For the first time in nearly 20 years, the Washington, D.C., police department will issue guns to the volunteer officers who help back up the city’s patrol force, reports the Washington Post. Police Chief Cathy Lanier is expected to arm the reserve officers next month with police-issue Glock semiautomatic pistols as part of a move to raise the force’s visibility and capitalize on the volunteers’ free labor. About half a dozen reserve officers will be in the first group to be armed after they pass background and psychological checks. They completed 40 hours of classroom training and qualified on the firing range this year. Dozens of volunteers might be used to back up professional officers with force, if necessary, in coming years.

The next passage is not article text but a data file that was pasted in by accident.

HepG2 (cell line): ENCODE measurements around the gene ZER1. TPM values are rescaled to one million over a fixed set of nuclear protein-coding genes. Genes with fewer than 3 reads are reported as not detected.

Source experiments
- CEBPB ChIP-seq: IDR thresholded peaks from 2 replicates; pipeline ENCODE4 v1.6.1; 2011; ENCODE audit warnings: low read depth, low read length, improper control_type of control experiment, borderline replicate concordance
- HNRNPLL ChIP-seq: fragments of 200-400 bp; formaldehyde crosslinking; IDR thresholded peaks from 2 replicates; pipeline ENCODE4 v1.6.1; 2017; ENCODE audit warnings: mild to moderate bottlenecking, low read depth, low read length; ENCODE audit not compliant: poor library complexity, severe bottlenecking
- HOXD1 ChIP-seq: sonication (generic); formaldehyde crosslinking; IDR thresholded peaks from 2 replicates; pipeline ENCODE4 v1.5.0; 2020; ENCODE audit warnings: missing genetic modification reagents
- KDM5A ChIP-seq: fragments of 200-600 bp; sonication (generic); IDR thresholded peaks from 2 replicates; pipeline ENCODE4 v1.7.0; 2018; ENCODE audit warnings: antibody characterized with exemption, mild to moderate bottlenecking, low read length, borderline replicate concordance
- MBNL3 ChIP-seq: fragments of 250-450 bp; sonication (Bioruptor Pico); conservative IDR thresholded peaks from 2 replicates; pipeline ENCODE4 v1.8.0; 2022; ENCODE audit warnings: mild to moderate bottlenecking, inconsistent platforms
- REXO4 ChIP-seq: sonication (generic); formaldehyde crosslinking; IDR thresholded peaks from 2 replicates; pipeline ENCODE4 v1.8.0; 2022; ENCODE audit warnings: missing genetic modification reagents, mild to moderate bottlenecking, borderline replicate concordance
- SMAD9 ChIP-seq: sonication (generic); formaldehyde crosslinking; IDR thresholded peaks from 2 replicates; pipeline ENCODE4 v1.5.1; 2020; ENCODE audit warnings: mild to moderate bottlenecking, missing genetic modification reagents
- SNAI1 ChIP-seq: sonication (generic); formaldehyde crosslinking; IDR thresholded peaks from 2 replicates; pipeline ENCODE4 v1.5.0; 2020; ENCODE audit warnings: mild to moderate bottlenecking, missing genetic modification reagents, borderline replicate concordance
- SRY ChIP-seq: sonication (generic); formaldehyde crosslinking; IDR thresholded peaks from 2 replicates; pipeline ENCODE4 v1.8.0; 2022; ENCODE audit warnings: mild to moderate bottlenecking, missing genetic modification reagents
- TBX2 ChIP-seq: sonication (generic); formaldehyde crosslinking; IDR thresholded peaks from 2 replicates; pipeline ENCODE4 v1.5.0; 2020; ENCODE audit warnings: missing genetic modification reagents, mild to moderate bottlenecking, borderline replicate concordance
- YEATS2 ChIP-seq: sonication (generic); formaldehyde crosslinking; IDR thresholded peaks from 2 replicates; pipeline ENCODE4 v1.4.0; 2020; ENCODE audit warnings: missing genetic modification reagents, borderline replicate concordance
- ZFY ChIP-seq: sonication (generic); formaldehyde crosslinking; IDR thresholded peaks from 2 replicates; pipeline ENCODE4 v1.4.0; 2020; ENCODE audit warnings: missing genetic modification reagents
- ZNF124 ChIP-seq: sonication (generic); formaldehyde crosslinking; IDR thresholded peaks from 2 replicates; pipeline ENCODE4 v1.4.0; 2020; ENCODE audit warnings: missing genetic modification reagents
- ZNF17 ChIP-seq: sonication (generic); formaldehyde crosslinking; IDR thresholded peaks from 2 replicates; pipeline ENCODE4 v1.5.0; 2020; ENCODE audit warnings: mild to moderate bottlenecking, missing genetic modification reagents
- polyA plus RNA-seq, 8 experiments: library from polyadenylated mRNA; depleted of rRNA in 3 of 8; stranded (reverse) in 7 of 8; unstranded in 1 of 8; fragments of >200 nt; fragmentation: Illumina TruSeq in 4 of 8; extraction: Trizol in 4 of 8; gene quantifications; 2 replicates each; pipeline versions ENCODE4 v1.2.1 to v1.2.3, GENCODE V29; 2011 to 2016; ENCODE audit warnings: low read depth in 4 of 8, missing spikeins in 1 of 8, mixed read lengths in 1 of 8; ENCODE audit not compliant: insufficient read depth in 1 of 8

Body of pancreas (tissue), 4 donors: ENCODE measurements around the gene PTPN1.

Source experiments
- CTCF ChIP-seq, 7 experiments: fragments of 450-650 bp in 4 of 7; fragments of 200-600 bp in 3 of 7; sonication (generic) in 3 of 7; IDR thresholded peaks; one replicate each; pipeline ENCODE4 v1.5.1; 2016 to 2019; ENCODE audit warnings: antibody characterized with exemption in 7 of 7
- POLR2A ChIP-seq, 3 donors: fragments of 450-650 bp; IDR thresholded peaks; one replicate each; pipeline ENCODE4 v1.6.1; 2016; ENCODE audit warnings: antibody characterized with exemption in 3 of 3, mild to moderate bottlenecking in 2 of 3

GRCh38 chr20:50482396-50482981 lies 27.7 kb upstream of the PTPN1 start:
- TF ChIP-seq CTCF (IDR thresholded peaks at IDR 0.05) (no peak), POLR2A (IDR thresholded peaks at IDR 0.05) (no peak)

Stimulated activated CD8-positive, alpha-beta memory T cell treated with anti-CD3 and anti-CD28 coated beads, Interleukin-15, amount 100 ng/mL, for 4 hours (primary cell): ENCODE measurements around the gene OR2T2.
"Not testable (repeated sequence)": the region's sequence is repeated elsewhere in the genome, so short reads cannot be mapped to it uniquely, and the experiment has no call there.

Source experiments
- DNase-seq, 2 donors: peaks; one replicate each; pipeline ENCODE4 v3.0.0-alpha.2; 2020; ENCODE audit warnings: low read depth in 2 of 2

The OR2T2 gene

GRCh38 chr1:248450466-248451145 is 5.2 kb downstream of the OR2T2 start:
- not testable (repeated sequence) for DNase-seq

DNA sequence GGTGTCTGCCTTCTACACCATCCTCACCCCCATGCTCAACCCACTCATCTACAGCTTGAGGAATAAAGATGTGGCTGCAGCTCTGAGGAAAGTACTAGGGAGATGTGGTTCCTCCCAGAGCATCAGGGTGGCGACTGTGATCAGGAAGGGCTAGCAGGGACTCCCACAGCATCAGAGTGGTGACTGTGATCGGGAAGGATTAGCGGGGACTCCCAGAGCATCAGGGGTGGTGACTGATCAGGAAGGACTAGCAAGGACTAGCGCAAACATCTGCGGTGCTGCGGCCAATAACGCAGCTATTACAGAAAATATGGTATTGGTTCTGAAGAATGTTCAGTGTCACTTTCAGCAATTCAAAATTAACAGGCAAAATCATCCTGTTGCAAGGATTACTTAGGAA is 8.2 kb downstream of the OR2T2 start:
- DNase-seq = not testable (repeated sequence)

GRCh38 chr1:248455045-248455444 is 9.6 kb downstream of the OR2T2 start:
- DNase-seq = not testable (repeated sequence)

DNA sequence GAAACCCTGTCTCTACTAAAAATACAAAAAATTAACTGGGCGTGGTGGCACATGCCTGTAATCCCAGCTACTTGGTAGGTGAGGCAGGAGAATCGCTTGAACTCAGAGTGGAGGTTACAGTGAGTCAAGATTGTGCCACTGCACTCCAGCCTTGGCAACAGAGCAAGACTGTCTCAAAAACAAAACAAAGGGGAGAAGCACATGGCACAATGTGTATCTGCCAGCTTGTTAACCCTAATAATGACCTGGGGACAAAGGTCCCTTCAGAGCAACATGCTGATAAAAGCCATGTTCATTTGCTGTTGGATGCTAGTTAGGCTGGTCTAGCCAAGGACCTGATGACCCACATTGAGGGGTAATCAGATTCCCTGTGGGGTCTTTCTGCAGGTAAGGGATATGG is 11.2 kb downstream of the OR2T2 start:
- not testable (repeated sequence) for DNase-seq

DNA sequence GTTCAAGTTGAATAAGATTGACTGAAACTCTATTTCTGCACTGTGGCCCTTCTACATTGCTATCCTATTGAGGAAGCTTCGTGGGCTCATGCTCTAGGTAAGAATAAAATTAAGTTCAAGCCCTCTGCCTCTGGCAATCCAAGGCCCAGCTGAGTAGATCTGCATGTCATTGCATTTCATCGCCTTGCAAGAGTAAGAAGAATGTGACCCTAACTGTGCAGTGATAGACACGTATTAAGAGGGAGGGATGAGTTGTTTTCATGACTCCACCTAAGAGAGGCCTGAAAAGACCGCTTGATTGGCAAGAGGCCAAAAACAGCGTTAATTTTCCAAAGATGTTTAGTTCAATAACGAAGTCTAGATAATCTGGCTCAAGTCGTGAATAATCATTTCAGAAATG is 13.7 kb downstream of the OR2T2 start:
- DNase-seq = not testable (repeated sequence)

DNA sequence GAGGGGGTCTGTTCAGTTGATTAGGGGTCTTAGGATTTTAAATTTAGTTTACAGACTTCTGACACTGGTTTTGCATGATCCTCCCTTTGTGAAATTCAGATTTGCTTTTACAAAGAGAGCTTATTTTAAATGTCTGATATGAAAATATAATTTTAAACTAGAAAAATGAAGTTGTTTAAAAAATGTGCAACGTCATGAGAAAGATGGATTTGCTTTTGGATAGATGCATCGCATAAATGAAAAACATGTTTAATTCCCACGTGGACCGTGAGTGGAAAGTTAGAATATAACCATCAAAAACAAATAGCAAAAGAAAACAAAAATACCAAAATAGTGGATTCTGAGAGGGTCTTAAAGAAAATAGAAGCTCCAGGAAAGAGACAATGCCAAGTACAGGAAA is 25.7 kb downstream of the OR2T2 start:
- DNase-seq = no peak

Officials plan to start firearms training for about 25 more reserve officers this summer. The city is mapping a five-year plan to increase the size of the corps and expand its responsibilities. The department’s Reserve Corps includes more than 160 trained volunteers who help with traffic, crowd control, patrol, and administrative duties. They are required to work a minimum of 16 hours a month. Although they wear the same uniforms as sworn officers, the volunteers carry only police batons, cellphones, and a pepper-type spray. Some reserve officers have waited years for the chance to get a gun, and they consider carrying a firearm an opportunity to be more useful. The department stopped giving firearms training to reserve officers in the late 1980s. The D.C. Council worried that the city would not hire enough paid officers if volunteers could wield the same power.